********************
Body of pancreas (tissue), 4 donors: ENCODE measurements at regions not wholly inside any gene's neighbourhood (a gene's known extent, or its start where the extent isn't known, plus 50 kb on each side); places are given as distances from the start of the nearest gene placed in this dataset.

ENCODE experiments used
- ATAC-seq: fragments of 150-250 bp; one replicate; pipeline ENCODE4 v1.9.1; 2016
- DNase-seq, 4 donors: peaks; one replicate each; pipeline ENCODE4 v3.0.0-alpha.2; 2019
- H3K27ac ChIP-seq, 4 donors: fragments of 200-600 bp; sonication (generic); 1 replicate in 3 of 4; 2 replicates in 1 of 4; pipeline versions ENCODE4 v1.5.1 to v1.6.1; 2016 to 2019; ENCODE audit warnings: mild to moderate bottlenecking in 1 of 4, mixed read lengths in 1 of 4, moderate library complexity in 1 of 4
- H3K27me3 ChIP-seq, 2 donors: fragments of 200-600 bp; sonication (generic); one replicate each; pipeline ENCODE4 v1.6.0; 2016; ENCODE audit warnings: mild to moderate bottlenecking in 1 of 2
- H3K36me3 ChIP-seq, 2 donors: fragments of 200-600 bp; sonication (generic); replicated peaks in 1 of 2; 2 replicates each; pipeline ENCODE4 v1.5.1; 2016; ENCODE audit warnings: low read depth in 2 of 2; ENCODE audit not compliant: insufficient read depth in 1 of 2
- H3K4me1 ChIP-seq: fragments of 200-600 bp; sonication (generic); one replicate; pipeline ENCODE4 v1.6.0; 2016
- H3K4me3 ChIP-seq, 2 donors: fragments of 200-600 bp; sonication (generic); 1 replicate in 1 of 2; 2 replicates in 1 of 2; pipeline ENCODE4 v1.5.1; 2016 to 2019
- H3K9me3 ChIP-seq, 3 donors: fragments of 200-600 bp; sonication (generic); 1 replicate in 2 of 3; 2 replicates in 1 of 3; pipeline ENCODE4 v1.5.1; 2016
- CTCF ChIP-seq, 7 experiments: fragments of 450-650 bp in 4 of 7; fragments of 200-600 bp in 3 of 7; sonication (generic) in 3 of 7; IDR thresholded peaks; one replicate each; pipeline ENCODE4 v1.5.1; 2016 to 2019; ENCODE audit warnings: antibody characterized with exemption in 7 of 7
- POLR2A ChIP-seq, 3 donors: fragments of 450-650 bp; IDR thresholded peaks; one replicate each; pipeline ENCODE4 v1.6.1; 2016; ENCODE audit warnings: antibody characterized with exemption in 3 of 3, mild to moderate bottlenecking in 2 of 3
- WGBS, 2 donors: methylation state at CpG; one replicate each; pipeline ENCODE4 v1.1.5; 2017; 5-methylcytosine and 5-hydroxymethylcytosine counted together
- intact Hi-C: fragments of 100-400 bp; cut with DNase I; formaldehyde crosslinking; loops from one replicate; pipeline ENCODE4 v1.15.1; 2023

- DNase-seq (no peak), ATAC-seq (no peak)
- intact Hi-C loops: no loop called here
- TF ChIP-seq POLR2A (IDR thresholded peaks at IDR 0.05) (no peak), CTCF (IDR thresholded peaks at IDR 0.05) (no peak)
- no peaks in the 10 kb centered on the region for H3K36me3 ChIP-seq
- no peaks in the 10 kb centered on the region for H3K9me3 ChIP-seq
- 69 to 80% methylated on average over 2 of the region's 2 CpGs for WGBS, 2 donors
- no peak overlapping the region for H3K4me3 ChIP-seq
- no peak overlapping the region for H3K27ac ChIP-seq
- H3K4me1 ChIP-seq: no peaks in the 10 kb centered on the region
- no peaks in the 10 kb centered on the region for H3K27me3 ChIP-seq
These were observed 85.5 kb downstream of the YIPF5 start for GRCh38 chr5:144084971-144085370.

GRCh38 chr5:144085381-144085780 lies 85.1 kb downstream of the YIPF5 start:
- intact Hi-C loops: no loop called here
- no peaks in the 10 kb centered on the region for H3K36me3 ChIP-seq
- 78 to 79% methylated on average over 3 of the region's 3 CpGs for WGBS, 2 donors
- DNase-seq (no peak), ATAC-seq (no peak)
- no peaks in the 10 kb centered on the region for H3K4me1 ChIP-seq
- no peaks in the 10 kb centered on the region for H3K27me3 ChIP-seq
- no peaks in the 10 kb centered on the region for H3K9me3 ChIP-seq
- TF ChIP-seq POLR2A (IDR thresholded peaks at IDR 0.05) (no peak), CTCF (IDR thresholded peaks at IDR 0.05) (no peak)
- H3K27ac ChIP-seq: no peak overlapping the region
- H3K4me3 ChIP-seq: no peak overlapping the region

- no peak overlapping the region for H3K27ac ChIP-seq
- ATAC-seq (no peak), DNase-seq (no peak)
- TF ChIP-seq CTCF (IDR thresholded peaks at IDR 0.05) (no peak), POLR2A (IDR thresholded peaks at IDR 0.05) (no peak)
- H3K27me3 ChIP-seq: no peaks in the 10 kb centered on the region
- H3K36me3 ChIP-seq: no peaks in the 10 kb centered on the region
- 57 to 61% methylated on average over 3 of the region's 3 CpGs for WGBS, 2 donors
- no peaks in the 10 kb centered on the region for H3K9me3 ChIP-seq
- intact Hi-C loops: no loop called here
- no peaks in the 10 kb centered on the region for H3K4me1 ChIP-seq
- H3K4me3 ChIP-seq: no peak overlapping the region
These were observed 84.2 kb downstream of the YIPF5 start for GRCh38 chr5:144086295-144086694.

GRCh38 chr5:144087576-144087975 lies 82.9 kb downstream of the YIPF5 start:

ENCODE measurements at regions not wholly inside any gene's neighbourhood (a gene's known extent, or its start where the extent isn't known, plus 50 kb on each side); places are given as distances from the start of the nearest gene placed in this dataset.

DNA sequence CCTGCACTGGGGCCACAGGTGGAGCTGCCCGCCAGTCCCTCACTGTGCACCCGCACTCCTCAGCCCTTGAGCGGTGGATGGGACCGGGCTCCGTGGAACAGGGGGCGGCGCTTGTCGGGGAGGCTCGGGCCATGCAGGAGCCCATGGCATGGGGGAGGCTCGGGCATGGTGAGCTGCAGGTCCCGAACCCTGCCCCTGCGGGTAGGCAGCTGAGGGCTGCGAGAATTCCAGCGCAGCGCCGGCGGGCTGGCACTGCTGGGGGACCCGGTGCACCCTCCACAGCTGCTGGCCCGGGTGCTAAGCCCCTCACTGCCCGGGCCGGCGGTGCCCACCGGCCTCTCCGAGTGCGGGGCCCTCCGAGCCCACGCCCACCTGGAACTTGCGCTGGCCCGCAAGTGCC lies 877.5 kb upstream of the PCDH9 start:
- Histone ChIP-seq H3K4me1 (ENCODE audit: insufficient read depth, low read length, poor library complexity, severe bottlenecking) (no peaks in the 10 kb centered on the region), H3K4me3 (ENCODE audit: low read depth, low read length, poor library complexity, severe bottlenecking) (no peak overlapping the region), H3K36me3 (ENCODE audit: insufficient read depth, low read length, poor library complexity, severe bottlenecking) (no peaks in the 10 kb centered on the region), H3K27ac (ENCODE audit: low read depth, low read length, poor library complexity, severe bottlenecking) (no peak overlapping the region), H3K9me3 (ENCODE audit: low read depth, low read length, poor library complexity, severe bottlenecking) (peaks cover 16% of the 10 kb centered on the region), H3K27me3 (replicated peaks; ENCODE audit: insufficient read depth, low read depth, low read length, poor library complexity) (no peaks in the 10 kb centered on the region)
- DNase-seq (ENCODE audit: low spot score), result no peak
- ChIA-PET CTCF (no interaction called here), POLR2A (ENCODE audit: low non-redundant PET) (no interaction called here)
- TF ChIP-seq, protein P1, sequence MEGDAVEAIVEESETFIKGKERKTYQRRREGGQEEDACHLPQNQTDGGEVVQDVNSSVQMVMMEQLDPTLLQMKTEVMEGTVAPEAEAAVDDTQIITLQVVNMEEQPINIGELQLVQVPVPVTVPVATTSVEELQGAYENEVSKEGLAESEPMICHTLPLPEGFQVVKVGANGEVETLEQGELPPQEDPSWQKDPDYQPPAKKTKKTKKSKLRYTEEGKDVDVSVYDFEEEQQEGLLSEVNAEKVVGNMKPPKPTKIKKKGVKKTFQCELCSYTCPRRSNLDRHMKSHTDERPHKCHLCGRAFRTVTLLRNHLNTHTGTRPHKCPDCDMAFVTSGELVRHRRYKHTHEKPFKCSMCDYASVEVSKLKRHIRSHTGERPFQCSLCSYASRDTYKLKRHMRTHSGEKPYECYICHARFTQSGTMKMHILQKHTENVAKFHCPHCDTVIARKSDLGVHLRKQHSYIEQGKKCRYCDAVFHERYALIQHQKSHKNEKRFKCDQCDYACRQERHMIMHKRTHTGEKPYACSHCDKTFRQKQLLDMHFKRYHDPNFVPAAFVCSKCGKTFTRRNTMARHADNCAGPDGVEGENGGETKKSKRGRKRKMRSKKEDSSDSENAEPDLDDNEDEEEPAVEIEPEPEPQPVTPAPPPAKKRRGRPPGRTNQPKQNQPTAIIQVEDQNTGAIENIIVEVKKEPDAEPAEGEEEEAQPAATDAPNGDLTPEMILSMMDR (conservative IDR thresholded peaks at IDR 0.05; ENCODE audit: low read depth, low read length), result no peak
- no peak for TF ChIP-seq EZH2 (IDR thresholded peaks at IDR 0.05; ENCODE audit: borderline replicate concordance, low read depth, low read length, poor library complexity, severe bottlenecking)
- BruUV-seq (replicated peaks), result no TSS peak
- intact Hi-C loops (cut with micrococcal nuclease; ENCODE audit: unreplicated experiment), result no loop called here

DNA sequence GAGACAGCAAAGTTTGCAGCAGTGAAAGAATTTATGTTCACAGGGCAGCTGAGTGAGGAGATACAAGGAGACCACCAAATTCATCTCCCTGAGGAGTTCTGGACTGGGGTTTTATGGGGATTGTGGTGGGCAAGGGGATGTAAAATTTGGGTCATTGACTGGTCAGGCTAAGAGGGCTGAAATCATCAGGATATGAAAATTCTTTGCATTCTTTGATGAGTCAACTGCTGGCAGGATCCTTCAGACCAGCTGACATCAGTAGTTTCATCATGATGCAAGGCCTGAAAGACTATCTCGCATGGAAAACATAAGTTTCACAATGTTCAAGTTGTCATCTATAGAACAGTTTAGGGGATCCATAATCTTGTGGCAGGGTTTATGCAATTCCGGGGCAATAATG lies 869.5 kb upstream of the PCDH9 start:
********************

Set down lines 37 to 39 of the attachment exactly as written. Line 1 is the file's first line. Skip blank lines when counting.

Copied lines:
- no peak overlapping the region for H3K27ac ChIP-seq
- ATAC-seq (no peak), DNase-seq (no peak)
- TF ChIP-seq CTCF (IDR thresholded peaks at IDR 0.05) (no peak), POLR2A (IDR thresholded peaks at IDR 0.05) (no peak)